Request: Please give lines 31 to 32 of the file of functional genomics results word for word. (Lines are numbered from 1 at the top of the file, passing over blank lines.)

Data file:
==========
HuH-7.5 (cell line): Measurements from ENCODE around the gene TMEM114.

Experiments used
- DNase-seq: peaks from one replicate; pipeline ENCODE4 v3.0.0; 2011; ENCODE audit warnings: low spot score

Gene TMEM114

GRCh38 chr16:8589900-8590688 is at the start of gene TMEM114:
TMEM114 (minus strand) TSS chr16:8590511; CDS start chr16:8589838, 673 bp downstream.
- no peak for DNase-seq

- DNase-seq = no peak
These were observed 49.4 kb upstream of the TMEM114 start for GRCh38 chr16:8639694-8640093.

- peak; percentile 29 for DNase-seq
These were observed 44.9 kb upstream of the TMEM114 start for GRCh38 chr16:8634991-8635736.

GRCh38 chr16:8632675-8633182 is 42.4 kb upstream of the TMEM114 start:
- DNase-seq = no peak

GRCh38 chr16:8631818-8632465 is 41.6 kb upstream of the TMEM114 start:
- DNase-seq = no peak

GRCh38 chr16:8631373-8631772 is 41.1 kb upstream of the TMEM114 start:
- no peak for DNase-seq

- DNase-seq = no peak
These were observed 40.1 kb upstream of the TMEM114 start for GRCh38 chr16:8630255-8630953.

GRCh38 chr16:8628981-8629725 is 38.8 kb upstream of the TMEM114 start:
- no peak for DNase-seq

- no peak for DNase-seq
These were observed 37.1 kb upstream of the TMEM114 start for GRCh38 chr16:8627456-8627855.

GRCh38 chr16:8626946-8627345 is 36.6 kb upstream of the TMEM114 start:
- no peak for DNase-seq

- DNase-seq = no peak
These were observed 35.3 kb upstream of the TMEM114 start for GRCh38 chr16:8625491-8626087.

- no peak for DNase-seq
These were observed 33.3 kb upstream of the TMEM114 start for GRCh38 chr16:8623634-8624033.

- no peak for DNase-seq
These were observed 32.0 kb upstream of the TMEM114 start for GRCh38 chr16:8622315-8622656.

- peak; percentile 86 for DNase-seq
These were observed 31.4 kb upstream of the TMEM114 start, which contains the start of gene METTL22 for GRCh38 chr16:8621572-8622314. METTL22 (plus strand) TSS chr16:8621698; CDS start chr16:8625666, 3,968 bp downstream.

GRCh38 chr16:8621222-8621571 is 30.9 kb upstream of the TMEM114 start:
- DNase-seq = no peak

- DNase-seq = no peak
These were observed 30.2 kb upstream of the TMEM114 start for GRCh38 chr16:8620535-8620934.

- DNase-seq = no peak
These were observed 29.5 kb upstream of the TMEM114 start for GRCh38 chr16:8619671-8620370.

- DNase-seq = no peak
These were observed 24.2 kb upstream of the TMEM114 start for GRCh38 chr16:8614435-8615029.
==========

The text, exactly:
These were observed 32.0 kb upstream of the TMEM114 start for GRCh38 chr16:8622315-8622656.

- peak; percentile 86 for DNase-seq